Waning – Erik Thor Sandberg

I am coming away from folk stories this week to talk about an artist that I have only just stumbled across, and have really taken to his work. This particular painting might resonate with me somewhat more than the others simply because of a recurring nightmare that I had when I was younger. The dream was always the same – I would find a baby on the doorstep and I take it in and care for it. Very quickly the child grows larger than the house and turns into a Vampire which then goes on to eat everyone in the street, and I am left hiding under a table and the vampiric child breaks the roof off my house and tried to eat me – the one who cared for it… Goodness knows what this says about me, but it’s not something I have felt necessary to discover either.

Sandberg is based in Washington DC, and reminds me of the old Dutch masters to look at his work. He primarily works in oil on canvas, and they mostly feature weird and wonderful characters. His art teeters on a fine line of expressionism and surrealism as it illustrates the inherent flaws that we as human beings display.

His paintings seem to have been completed like a freeze of a moment in time, bringing his audience into a conversation which they didn’t realise that they were having, but completely immerses them into what might be going on.

Sandberg uses imagery and symbolism, but some are of his own making and others are more universal, leaving it up to the audience to find their own allegories within his work. It is very hard to look at these paintings and not start to form a story in your own head of what is going on.

The word “Waning” is an odd one isn’t it as it has a dual meaning. The first is with the waning of the moon as it gets more shadow fall across it, making look as though it is getting smaller; the second is that of becoming weaker, which Sandberg seems to capture both meanings in one easy swoop.

Essentially what we see in this painting is a mother feeding her child, which normally there is nothing really more natural, but within this painting the there is an uncomfortable feel and a saddening for the people within in it.

Let’s concentrate on the child first. Looking at the face and the stance the child looks no more than 2 or 3 years old, but it completely dwarfs the mother. Idly being fed, food falling from it’s lip and naked sat in front of a door, blocking any exit the mother might wish to take. The look on the child’s face is that of complete disinterest in the food that is being shovelled into his mouth. This doesn’t appear to be a loving relationship of any sort, both mother and child, honestly look sick to the back teeth with each other.

It is hard to ignore the similarities of the child and the renaissance images of Cupid or a Putto, a chubby naked child that usually adorn religious and mythical paintings. These usually depicted an absolute passion and moved to representing the omnipresence of God. Perhaps there is an underlying meaning here of how religion has changed into something driven by greed rather than a passionate belief, which undervalues the efforts of women.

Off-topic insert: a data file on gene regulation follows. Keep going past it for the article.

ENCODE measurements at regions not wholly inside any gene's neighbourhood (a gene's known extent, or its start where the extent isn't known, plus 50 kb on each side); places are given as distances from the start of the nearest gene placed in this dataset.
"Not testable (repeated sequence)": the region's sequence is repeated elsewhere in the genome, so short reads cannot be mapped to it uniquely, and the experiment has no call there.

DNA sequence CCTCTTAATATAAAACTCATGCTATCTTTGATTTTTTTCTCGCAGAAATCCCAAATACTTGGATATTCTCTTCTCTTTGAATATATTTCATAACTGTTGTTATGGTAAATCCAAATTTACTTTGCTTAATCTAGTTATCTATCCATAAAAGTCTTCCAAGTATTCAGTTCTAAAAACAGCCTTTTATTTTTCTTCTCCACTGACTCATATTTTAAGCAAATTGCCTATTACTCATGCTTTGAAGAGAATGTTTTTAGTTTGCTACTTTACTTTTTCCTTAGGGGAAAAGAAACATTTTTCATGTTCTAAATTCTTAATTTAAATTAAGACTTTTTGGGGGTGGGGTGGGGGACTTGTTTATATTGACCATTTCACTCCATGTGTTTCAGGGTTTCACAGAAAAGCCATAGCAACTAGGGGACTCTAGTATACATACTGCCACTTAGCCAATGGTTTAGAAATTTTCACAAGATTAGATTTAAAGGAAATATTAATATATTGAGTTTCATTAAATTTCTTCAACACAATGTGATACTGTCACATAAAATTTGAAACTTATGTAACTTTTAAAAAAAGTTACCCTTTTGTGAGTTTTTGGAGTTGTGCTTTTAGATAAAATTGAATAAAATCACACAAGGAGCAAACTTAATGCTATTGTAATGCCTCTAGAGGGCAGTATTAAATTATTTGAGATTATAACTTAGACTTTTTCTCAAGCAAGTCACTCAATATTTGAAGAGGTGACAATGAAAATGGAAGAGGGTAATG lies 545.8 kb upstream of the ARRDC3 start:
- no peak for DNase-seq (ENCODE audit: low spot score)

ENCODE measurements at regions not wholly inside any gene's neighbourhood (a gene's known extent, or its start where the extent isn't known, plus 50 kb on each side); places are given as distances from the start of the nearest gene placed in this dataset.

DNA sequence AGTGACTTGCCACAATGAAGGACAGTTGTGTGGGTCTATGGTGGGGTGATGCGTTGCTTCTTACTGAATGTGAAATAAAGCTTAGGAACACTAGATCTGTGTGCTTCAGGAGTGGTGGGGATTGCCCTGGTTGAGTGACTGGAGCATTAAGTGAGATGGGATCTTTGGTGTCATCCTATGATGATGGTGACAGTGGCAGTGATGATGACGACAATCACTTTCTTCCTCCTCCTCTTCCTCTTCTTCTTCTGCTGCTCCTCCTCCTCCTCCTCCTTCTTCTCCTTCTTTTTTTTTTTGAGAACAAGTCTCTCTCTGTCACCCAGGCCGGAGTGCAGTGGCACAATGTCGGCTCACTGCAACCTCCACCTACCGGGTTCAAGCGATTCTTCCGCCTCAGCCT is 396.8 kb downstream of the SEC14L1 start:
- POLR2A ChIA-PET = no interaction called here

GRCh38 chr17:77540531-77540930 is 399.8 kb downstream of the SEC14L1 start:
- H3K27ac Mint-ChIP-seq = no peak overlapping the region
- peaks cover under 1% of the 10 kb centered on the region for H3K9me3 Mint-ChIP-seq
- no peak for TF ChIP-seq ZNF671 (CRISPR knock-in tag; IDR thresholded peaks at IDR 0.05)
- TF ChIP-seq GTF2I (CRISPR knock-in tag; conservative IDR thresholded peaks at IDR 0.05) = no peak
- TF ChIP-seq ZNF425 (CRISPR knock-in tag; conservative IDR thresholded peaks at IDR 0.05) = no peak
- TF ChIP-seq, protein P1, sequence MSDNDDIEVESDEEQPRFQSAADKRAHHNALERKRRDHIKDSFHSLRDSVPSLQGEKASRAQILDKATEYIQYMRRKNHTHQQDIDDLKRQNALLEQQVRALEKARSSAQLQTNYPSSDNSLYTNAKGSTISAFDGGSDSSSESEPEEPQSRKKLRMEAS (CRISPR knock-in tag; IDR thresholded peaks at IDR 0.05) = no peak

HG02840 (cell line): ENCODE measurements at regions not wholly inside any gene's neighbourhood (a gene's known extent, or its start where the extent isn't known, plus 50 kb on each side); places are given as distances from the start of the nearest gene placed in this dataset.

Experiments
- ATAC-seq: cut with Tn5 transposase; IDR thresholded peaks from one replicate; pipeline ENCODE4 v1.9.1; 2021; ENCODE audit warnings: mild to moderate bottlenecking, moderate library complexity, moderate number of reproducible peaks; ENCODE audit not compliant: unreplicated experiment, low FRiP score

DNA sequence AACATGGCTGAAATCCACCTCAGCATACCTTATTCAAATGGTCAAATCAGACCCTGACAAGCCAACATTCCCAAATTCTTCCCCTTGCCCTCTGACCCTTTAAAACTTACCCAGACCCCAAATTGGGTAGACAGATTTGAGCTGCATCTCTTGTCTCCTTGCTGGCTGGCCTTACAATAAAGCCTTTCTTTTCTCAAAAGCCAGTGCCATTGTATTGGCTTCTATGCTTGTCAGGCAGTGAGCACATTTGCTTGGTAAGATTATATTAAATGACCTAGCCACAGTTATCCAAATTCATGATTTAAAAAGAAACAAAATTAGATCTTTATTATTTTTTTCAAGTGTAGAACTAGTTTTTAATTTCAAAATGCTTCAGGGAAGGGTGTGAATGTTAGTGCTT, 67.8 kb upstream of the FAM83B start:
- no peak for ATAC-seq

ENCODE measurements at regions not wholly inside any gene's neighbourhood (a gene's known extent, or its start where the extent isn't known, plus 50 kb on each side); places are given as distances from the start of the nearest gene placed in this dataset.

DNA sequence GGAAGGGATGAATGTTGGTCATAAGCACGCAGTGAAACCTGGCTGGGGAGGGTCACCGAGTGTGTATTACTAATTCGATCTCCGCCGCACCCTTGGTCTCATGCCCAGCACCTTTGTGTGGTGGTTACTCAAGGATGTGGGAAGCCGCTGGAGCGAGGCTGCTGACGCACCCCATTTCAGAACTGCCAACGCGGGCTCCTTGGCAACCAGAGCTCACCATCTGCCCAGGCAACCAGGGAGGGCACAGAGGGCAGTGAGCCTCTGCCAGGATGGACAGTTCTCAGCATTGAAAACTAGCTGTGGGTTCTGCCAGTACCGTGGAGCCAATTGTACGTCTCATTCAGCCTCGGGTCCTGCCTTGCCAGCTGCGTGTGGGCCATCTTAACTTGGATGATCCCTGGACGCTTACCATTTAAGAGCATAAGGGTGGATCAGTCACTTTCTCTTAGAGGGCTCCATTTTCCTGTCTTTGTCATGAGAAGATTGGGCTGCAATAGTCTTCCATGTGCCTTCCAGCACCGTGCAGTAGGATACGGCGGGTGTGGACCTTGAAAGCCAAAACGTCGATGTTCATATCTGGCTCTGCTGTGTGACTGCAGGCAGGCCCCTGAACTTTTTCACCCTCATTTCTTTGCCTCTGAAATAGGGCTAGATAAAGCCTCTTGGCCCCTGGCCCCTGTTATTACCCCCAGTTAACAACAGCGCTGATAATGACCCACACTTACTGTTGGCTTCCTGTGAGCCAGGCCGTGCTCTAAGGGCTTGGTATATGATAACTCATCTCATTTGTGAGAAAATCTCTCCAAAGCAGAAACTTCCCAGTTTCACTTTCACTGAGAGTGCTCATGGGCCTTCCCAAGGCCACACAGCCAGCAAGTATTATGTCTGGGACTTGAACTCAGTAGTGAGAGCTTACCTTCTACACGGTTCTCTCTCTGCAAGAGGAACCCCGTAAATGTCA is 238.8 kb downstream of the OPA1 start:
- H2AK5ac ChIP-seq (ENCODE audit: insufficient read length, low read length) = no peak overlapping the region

The mother is slumped in a chair (note the green and yellow tones in it). She has a distant expression on her face, as though all of her energy has been taken by caring for this enormous child. Her head tilts at an uncomfortable angle as she holds a bowl of food that is proportional to the child, offering a spoon as she sinks into her chair.

The tights (and stockings in some cases) are a recurring trope in Sandberg’s work, and as a woman that wears tights quite often, I can say they are much like your own personal prison. A bad pair of tights can ruin your day, simply by either riding up your body all day or sagging in all the places you don’t expect something that is supposed to be skin tight too. In fact, if a personal prison was the allegory Sandberg was going for he could have just added a bra and that would have been the ideal way to have this poor woman in the most uncomfortable attire ever designed. The fact that the mother has been left topless is twofold. One to remind the audience that she is the milk barer, therefore she has a bond to this child even it is just to keep him alive in an animalistic sense. The other is to remind the viewer that she is a sexual being, although there is no sign of her partner in this, therefore she has served her use by producing a child (I know this is a very cynical view, but look at her face…).

There is a very fine link between nature and the human flaws in this painting. Her tights and the colours of the chair, tie her into the sparse plant life that can be seen behind her. If you look to the left hand side of the mother there is a small square stone with plants growing either side of it. One first view I took this to be a tiny grave, and I still feel like that after hours of looking at this picture to write this article. It feels like the cycle of life and death, the mother giving her all to the child to ensure that it grows to be the best that it can be, eclipsing her and eventually he falling away to nothing (if you have seen the film Vivarium this theme will be very familiar to you).

Look to the back of the picture and there is a rat feeding baby rats in a nest. The mother bringing food to them, reflecting what is happening in the foreground of the painting.

However you see this painting, Sandberg manages to bring an uncomfortable feeling to what should be a perfectly normal scene. His work uncovering the darker side of humanity without completely spelling it out for this audiences, allowing them to see their own meaning to the awkward scene which has been put in front of them.

I really love this artist, and if you would like to see more of this work, you can find it here.

What do you see when you look at “Waning”? Why not tell me in the comments? Like this post? Why not share it?


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